A file photo of barren-ground caribou. Alexandre Paiement/WWF-Canada
The Northwest Territories government is asking for residents’ input on a plan that aims to help preserve and recover declining Bathurst caribou herd numbers.
In a news release on Tuesday, the territory said a committee seeks feedback on a draft management plan for the herd that covers areas like harvesting, predators, habitat, communication, education, research, and monitoring.
“Caribou have sustained generations in our territory and our government has a responsibility to do everything we can to help ensure they’ll sustain many more,” environment minister Shane Thompson was quoted as saying.
“With the Bathurst herd in real trouble, we’re pleased to be moving forward with urgency to chart a strong path to recovery and resilience. With collaboration across the North, and valued perspectives from the public, I am confident we will get this plan right.”
The draft plan was developed by 17 organizations, the territory said, including Indigenous governments, hunters and trappers’ associations, and management boards across the NWT, Nunavut, and Saskatchewan.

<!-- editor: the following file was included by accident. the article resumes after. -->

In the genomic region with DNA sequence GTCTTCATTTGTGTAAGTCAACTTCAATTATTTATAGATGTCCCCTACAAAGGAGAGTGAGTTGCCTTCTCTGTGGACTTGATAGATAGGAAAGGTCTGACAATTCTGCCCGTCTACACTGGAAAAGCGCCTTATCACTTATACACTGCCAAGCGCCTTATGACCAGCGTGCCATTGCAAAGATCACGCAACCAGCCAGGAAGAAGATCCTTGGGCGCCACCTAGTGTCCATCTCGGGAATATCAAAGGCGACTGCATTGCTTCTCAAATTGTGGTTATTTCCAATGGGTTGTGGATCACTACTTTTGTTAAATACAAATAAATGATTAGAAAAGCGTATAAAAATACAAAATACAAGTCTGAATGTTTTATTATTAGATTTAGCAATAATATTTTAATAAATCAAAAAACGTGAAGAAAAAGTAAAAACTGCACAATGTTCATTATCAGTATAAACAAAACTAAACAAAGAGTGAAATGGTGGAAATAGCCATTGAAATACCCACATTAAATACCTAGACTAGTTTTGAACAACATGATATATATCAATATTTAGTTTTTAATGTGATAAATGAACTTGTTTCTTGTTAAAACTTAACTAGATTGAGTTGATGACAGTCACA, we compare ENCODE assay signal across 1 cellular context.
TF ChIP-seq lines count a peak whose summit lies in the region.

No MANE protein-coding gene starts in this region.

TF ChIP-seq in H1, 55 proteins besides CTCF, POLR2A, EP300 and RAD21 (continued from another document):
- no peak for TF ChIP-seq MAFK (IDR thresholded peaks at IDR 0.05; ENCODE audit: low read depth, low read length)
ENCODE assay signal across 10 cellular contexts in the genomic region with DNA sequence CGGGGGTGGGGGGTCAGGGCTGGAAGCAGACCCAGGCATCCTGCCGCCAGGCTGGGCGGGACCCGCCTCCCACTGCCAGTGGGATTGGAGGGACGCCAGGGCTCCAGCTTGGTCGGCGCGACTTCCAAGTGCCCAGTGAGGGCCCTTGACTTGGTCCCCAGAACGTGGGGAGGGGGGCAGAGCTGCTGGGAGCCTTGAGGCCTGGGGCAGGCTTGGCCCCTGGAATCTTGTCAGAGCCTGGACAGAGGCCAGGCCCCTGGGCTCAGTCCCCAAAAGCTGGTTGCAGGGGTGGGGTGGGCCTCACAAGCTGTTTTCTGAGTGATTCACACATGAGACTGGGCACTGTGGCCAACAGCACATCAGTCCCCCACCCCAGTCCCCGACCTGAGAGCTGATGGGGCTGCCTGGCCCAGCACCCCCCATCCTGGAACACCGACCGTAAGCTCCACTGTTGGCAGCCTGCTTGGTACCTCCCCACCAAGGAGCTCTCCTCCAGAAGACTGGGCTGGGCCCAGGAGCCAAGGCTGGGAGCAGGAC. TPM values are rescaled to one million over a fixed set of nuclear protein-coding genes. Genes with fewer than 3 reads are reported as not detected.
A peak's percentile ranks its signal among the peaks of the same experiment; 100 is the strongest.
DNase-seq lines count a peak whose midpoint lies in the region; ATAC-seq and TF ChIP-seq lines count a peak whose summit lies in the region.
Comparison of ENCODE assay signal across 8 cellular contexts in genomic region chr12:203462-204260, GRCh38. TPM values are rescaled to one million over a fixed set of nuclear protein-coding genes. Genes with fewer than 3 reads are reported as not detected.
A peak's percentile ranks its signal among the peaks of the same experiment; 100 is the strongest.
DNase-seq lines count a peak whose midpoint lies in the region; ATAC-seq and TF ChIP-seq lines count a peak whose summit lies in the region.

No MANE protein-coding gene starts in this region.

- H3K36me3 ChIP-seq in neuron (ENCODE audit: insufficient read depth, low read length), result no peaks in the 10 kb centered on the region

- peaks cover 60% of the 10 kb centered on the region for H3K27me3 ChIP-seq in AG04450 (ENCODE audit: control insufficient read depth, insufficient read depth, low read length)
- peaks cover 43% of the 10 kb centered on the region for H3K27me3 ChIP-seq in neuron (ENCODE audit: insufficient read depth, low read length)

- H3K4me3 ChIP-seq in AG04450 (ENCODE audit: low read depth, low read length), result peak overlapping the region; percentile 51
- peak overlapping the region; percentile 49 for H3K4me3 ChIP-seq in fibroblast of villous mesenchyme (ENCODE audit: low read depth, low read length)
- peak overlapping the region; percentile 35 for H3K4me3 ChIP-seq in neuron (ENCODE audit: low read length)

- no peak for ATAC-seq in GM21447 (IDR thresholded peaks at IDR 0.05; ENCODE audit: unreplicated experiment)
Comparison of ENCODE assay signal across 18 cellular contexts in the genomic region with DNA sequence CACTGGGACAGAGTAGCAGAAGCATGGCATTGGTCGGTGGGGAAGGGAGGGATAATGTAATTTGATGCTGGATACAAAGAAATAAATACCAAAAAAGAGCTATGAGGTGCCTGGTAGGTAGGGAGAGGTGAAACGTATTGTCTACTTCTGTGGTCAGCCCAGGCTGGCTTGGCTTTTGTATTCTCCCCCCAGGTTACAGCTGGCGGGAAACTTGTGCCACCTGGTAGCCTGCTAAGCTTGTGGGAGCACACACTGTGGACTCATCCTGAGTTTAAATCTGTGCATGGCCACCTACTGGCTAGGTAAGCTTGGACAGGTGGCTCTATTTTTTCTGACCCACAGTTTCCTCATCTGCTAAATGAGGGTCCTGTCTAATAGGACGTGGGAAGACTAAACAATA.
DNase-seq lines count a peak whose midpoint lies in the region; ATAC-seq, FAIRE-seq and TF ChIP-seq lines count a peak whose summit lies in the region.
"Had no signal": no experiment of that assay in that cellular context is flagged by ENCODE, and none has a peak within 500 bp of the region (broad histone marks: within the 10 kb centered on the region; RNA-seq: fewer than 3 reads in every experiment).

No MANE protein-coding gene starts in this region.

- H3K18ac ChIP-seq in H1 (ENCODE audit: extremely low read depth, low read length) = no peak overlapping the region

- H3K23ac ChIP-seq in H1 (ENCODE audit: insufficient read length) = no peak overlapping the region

Local governments will hold Zoom sessions on the draft plan with leadership, harvesters, and traditional knowledge-holders. You can submit comments by email until May 31.
Numbers of Bathurst caribou have dramatically declined over the past three decades. At the herd’s peak in 1986, some 472,000 animals were counted. By 2018, that number had dropped to 8,200. Between 2015 and 2018, the number of breeding cows alone decreased by 3,000 animals, or almost 40 percent.
It’s unclear what exactly is causing the decline of the Bathurst caribou. Traditional knowledge indicates that barren-ground caribou numbers have fluctuated over time, while disease, fire, climate change, predators, and industrial development are also believed to be factors.
In 2012, the NWT government created the Core Bathurst Caribou Mobile Zone, a moving zone where hunting is prohibited to protect the herd. It’s based on animal collaring data and is monitored by wildlife officers.
The territorial and Tłı̨chǫ governments have tried limiting the number of wolves preying on caribou, including shooting them from helicopters. In 2020, 36 wolves were killed from the air while 130 were killed by harvesters on the ground.
The Wek’èezhìi Renewable Resources Board and Tłı̨chǫ grand chief recently criticized that pilot project, saying culling efforts should focus on ground-based rather than aerial methods. In response, the governments said they would increase ground-based harvesting but would take to the air “if required.”
Last month, the Beverly and Qamanirjuaq Caribou Management Board said “irresponsible” hunting practices had been taking place on the winter road to the NWT’s diamond mines. Board chair Earl Evans said most hunters are respectful but the rule-breaking he witnessed was the worst he had seen in 50 years.